In at least one embodiment, a method comprises generating, by a first processor, a first cryptographic key in response to a request from a software application; receiving a second cryptographic key generated by a second processor; encrypting the first cryptographic key using the second cryptographic key; and providing the encrypted first cryptographic key for use by the software application.
In an embodiment, the method further comprises encrypting the first cryptographic key using a root storage key of the first processor; and decrypting the first cryptographic key using the root storage key prior to encrypting the first cryptographic key using the second cryptographic key. In an embodiment, the method further comprises providing the encrypted first cryptographic key to the second processor and decrypting, by the second processor, the first cryptographic key and using the first cryptographic key to perform a cryptographic operation requested by the software application. In an embodiment, the method further comprises receiving, by the first processor, the second cryptographic key in an encrypted format from the second processor and decrypting the second cryptographic key using a third cryptographic key that is stored by the first processor and the second processor. In an embodiment, the method further comprises receiving by the first processor the third cryptographic key in an encrypted format and decrypting the third cryptographic key using a fourth cryptographic key. In an embodiment, the second processor is provisioned with the third cryptographic key at a time of manufacture of the second processor. In an embodiment, the method further comprises the request from the software application includes at least one policy that prevents the first cryptographic key from being sent from the first processor in an unencrypted format. In an embodiment, the method further comprises providing the second cryptographic key by the first processor to the second processor in response to the second processor resuming a powered state. In an embodiment, the first processor is a trusted platform module and the second processor is a central processing unit. In an embodiment, the method further comprises receiving, by the first processor, the second cryptographic key over a sideband bus coupled between the first processor and the second processor.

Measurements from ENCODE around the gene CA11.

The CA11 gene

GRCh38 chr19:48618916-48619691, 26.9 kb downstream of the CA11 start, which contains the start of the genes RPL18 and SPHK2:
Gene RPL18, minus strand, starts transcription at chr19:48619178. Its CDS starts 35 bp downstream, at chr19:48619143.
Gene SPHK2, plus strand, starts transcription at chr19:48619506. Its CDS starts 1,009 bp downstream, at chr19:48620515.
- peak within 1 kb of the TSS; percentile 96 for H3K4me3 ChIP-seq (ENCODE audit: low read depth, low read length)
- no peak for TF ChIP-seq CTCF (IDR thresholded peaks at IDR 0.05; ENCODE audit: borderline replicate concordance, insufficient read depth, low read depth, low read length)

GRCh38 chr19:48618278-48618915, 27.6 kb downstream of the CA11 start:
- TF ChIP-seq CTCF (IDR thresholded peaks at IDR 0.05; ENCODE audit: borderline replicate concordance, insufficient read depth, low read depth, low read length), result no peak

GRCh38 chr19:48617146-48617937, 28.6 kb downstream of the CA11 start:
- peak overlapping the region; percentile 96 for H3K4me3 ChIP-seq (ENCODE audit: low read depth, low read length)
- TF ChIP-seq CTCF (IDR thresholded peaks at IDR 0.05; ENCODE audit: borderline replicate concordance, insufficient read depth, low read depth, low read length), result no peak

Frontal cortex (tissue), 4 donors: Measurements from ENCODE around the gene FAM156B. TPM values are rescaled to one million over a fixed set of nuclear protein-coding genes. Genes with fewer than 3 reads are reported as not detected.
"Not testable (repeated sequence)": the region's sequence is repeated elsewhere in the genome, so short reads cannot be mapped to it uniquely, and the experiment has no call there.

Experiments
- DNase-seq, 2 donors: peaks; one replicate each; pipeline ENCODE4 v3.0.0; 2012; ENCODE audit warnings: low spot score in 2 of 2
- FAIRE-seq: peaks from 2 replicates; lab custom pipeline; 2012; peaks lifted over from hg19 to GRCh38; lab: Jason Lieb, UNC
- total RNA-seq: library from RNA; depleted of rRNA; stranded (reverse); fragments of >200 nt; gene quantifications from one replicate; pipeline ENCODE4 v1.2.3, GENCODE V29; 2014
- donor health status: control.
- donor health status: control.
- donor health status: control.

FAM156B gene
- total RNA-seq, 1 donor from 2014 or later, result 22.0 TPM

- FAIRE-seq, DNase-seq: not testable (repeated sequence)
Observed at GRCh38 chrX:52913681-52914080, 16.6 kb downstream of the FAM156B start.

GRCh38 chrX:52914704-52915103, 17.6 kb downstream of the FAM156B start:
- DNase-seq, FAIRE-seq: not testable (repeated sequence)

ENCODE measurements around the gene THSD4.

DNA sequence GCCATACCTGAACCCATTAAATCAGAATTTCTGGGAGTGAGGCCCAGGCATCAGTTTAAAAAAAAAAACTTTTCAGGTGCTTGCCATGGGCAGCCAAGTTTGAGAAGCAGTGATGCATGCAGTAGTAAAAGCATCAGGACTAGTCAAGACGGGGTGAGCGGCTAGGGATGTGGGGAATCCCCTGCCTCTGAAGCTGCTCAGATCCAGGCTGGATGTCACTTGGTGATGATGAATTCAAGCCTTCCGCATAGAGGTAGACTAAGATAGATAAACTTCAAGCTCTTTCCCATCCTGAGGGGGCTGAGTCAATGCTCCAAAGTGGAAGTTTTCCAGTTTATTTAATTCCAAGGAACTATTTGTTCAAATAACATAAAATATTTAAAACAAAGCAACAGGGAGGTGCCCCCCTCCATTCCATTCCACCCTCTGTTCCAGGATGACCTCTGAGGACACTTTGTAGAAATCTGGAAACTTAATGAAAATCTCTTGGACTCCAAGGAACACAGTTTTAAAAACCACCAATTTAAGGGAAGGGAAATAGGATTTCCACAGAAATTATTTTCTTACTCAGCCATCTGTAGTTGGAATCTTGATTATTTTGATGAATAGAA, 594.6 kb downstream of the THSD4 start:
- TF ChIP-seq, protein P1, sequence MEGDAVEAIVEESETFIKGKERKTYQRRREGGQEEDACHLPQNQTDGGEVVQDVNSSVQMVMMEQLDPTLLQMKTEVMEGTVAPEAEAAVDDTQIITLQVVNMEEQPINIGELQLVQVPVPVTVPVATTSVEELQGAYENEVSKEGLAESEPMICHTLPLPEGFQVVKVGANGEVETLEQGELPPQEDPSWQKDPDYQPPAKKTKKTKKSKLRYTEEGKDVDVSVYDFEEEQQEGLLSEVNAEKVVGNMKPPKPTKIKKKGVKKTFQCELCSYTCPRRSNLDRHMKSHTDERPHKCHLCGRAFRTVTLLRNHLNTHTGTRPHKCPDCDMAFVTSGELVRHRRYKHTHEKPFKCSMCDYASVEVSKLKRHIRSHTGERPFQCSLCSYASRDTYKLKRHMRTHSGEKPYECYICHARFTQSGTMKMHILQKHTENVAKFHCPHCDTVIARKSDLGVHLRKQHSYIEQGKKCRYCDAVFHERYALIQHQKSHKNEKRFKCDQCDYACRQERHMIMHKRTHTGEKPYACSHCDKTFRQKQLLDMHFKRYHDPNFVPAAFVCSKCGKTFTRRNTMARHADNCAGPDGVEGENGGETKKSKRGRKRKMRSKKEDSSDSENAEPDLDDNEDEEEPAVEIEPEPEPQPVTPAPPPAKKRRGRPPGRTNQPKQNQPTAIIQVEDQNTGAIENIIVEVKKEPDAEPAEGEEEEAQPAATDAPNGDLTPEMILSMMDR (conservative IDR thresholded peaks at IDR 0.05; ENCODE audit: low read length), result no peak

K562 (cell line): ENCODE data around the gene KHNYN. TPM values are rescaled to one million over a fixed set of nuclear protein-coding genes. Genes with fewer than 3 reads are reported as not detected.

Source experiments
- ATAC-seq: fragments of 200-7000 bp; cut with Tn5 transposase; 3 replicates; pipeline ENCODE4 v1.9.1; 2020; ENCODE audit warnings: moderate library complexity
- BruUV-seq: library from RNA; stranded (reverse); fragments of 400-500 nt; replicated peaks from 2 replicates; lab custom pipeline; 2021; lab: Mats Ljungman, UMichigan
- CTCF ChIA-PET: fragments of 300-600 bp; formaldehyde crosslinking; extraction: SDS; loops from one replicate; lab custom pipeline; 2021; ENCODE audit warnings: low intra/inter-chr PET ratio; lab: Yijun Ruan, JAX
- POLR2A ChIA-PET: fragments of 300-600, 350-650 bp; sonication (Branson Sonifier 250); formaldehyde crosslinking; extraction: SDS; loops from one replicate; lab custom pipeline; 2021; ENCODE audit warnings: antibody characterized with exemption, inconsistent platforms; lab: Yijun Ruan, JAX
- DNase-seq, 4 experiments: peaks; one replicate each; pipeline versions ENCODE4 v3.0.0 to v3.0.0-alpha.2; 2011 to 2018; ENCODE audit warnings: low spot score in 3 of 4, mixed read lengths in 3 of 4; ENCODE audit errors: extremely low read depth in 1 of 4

In at least one embodiment, an apparatus comprises a first processor to generate a first cryptographic key and provide the first cryptographic key to a second processor; access an encrypted second cryptographic key generated by the second processor, wherein the encrypted second cryptographic key is encrypted using the first cryptographic key; and execute an instruction that references the encrypted second cryptographic key.
In an embodiment, the first processor is to decrypt the encrypted second cryptographic key using the first cryptographic key. In an embodiment, the first processor is to execute the instruction by performing a cryptographic operation on data referenced by the instruction, wherein the cryptographic operation is performed using the second cryptographic key. In an embodiment, the first processor is to encrypt the first cryptographic key using a third cryptograph key that is stored by the first processor and the second processor and to provide the first cryptographic key to the second processor by providing the encrypted first cryptographic key. In an embodiment, the first processor is provisioned with the third cryptographic key at the time of manufacture of the first processor.
In at least one embodiment, a method comprises generating, by a first processor, a first cryptographic key and providing the first cryptographic key to a second processor; accessing an encrypted second cryptographic key generated by the second processor, wherein the encrypted second cryptographic key is encrypted using the first cryptographic key; and executing an instruction that references the encrypted second cryptographic key.
In an embodiment, the method further comprises decrypting, by the first processor, the encrypted second cryptographic key using the first cryptographic key. In an embodiment, the method further comprises executing, by the first processor, the instruction by performing a cryptographic operation on data referenced by the instruction, wherein the cryptographic operation is performed using the second cryptographic key. In an embodiment, the method further comprises encrypting, by the first processor, the first cryptographic key using a third cryptograph key that is stored by the first processor and the second processor and providing the first cryptographic key to the second processor by providing the encrypted first cryptographic key. In an embodiment, the first processor is provisioned with the third cryptographic key at the time of manufacture of the first processor.